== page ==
I rolled into Kendari on a high, just on dark. The city turned out to be larger than I’d hoped, which made finding budget accommodation more tricky. First, there are too many places to ask – you can spend all night asking for prices still without finding the cheap ones. Second, the really budget stuff in cities tends to be hidden away, without a sign, hard to find.

I tried a few properly signposted hotels, and asked the receptionists if they knew anywhere cheaper. Eventually, I ended up at a shifty old guesthouse run by a surly Chinese couple. They didn’t seem happy to see me, but hey, you can’t please all the people all the time. It wasn’t a great setup for me either because I couldn’t actually get my motorbike inside the building. The city was big enough that I didn’t want my bike visible from the street. So I spend a good half hour wedging it into an inaccessible space inside the porch area, chaining it to the building and covering it for maximum invisibility. The area was set at the bottom of a precipitously steep ramp, and was too narrow to turn the bike. I would need three people to help me get it out again in the morning, and that was fine by me.

Wash the sweat off; eat some street food; sleep. When I’m on the road, nights to me are usually just recovery periods in between the days of riding. You won’t find me out painting the town red.

Mornings are my favourite: a hot cup of coffee and a whole day’s riding ahead.

* * *

I could see the storm clouds brewing ahead of me as I rode north the next day. I was on a main road, plenty of traffic, lined with market stalls. In one section, all the stalls had gigantic silver pots out the front. I had to find out what was inside.

I pulled over by one of them – they all looked pretty much the same. ‘Ada apa?’ I asked and the lady obligingly lifted the lid of the pot. A cloud of steam engulfed me, and then I saw: scores and scores of corn on the cob, both yellow and white. Jagung rebus.

Yes please. After I’d scoffed three cobs of yellow corn with salt and chilli and oil, I was happy. The women from the neigbouring stalls had come by to check me out as well, so we all chatted for a little bit. They were surprised that I was travelling on my own, that I had no husband, that I wasn’t afraid; you can do these things too, I told them, do not be afraid. You are stronger than you know.

When I left, they wouldn’t let me pay, and insisted that I take an extra bottle of water for the journey.


* * *

The road climbed into the mountains and turned to dirt. I could smell the rain before I rode into it. At first I found the petrichor refreshing; but as I watched the raindrops lubricating the clay road surface, I wondered how things would go. I had maximum gear on the bike – the most I’ve ever carried. I hate to think how much it weighed. Forty kilos? Forty-five? All my belongings, my entire household.


Neatly balanced, it poses no problems under normal circumstances; but mud is another thing. Add to that the fact that I, at 5’5″, obviously cannot put both feet down at once on a 690 Enduro. So, judicious waddling will never be an option. Even the boldest bogs must simply be ridden.


I may be short, but I’m optimistic.

And so it went. Rain, clay, mud, beautiful jungle, and then the bog I’d feared. The trucks were stuck, the cars queued. It was on a nasty little slope. There was a slightly firmer track around the left side, but then it too dumped suddenly into deep mud at the bottom of the slope, on a sideways angle. I could just see my front wheel sliding down the slope sideways into disaster.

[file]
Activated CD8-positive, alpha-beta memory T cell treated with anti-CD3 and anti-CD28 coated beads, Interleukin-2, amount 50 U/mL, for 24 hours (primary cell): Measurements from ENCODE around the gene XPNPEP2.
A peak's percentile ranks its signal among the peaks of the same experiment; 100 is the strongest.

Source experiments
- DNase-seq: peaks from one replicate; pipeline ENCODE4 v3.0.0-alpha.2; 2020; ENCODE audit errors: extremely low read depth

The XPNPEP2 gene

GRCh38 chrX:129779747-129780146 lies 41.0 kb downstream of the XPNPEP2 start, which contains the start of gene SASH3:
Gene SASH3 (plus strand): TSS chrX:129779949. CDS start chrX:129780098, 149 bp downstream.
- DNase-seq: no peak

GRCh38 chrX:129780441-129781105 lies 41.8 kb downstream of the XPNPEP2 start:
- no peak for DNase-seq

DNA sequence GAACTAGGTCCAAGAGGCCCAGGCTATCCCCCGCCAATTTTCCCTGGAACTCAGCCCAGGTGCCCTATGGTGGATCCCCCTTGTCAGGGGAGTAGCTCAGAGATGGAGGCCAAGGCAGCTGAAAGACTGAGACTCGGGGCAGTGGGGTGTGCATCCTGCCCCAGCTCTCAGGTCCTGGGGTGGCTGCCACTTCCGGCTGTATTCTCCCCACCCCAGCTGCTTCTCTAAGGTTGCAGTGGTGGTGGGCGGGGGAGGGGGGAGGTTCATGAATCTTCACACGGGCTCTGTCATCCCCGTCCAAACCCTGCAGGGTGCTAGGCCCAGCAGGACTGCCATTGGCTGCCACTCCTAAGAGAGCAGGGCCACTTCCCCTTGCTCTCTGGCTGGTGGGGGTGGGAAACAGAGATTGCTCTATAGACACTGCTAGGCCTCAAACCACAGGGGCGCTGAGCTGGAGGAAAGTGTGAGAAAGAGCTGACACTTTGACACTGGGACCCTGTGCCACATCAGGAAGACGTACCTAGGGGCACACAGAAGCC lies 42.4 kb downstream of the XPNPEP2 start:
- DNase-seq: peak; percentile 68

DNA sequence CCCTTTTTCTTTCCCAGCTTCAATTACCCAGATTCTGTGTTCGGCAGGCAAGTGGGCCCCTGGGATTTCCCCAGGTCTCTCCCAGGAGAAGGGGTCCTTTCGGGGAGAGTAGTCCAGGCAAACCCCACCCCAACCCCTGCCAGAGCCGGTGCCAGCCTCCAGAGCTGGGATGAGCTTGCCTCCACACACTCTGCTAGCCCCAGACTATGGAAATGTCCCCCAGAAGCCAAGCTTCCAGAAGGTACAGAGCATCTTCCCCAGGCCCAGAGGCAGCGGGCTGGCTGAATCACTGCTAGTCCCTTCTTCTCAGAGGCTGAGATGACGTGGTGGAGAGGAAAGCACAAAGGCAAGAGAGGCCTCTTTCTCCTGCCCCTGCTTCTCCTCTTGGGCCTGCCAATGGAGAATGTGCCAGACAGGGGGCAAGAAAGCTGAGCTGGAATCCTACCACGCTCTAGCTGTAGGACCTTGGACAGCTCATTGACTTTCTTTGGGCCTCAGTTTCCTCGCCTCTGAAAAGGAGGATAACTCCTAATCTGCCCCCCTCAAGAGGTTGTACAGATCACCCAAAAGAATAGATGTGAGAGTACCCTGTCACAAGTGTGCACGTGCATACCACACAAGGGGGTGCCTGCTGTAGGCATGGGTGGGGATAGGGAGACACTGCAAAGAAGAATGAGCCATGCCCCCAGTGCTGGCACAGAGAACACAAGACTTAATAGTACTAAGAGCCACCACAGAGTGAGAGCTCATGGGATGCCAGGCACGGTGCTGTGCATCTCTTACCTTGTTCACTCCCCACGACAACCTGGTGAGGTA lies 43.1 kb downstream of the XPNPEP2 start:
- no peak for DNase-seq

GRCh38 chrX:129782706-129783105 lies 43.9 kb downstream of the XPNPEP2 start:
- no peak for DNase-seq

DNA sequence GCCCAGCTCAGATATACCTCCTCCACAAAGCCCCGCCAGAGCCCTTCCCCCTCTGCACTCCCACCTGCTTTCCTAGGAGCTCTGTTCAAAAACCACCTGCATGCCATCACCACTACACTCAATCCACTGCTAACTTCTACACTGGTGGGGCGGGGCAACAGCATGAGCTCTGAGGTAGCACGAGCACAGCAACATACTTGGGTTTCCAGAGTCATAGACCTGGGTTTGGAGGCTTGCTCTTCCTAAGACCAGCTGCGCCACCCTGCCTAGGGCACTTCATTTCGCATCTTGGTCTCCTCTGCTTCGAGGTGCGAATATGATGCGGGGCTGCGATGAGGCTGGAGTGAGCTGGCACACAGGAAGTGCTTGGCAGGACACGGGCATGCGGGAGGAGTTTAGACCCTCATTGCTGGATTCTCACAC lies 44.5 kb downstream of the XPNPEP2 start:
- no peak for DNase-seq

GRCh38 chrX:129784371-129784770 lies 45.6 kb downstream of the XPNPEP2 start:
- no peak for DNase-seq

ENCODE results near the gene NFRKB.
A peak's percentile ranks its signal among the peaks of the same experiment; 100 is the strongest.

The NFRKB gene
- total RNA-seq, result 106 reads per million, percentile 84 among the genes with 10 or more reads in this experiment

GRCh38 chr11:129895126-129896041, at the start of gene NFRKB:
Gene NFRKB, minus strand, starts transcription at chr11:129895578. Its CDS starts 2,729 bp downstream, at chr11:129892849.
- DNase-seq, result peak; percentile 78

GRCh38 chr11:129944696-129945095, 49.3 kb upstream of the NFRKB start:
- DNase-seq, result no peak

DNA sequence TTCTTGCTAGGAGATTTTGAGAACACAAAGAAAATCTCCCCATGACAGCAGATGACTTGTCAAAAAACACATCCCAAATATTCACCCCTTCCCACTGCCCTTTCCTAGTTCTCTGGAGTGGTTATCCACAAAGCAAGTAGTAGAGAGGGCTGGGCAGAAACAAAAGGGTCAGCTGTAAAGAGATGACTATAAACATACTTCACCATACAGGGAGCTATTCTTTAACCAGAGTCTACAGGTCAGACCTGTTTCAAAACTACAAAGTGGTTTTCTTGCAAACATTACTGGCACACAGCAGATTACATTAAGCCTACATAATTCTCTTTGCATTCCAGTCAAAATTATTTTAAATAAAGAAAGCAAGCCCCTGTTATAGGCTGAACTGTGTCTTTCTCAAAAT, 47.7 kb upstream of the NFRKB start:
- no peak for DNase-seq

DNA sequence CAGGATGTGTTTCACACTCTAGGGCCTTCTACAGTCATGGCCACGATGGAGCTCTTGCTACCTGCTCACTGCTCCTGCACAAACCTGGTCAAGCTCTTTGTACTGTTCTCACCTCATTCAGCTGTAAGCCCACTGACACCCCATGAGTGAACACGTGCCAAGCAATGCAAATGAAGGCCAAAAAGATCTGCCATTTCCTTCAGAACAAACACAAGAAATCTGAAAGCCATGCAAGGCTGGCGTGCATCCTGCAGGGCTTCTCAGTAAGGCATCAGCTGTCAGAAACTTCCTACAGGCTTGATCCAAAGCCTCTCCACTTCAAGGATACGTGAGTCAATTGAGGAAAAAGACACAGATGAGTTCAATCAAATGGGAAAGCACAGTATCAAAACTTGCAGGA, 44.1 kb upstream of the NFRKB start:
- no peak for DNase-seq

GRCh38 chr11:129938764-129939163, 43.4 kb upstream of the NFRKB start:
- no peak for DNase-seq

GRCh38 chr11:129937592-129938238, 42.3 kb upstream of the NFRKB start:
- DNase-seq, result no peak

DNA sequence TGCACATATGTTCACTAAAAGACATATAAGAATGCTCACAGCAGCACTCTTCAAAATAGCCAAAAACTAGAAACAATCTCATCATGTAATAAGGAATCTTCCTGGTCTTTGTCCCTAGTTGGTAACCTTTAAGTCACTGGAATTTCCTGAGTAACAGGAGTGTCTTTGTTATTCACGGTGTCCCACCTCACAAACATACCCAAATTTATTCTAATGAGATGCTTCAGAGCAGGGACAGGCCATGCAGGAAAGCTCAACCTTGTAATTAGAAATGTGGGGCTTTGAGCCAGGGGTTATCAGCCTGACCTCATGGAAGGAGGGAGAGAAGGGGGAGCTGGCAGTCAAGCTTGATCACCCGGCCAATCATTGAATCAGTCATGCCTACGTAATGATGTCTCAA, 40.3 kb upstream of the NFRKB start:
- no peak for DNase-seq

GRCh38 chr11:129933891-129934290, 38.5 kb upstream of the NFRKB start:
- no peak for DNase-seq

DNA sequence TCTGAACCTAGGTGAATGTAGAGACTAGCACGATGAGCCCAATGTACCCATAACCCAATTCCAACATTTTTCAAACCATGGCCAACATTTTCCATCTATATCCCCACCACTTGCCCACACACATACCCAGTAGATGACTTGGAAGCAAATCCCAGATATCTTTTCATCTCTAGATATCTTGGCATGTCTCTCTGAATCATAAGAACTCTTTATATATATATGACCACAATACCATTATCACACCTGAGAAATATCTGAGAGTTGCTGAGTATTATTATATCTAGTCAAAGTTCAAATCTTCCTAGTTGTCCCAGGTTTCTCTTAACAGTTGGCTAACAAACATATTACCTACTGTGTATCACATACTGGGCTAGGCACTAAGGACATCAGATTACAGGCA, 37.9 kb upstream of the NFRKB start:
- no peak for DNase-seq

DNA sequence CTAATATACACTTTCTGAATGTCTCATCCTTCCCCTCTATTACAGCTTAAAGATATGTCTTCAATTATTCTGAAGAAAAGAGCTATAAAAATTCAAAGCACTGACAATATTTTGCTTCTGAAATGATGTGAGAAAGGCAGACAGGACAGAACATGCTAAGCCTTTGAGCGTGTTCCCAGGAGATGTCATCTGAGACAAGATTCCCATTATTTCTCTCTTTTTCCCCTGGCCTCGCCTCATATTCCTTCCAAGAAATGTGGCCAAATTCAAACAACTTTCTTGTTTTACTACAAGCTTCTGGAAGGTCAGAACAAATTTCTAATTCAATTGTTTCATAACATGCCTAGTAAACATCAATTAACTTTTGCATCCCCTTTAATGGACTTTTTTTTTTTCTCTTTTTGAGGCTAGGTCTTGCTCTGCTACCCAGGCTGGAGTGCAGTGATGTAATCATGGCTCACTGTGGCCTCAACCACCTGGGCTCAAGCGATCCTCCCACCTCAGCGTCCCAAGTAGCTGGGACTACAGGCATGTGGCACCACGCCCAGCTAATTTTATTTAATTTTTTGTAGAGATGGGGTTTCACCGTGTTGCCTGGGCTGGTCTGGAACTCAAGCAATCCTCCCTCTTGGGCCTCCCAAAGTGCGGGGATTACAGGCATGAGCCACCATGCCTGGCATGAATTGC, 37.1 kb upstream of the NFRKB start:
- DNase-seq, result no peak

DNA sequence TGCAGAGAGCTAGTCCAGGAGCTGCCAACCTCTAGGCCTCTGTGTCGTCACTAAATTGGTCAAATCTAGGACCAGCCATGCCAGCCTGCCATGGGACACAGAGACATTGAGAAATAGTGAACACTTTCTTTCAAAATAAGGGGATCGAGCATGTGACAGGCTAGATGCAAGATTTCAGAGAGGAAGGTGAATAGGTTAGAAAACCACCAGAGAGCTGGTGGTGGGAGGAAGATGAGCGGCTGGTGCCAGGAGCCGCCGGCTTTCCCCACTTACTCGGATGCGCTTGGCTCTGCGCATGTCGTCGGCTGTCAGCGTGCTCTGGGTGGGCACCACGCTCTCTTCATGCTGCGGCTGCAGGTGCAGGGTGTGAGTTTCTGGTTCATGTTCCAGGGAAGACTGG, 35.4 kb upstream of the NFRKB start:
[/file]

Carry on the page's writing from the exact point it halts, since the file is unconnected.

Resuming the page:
But the truck drivers were all standing around, and they had complete faith in me. In fact, they were positively a cheer squad. They knew I could do it! Tidak apa-apa, no worries, they said, in total assurance, perplexed as to why I was hesitating at ll. I couldn’t let them down.

[youtube https://www.youtube.com/watch?v=D4yFnD5pIOM&w=560&h=315]

So I eased out the clutch, kept carefully on the left line, felt my front wheel squirming as it slid sideways into the mud… and, wait, I was through. Perfect! I couldn’t believe it. I laughed with joy.

And I thought to myself: if your riding partner is not as supportive as an Indonesian truck driver, then you need a new riding partner. Those guys set the gold standard.


Victory! The mountain is crossed and the east coast lies ahead.

5 thoughts on “Sulawesi mud

  1. Paul says:

    Jeez, that’s slippery stuff to be riding on! That mud hole, brilliant ????. Another great update ????

  2. John Terzis says:

    Well that was a good little video having lot of fun I see.

  3. AW says:

    I’m just starting to follow your stories. What an amazing adventure you’ve been to many places in Indonesia where most of the locals haven’t me included! Anyway your tip on Darwin to Dili crossing took me here as I dream of one day doing what you’re doing.

    Safe and happy trails!!

    1. Indonesia is such an incredible place to see on a motorbike, I really can’t imagine a better way to get around to all of the out-of-the-way places, and also to make friends. (How great is Indonesian bike culture??) So glad you’re enjoying the stories and I hope you get some time to do some riding around the more far-flung islands too. I”ll keep posting photos to tempt you. 😀 What an incredible place, and such amazing people.

      1. widhibrata says:

        Thank you! Please do keep posting … I bought a bike locally last year and it’s my dream to ride those faraway islands 😀

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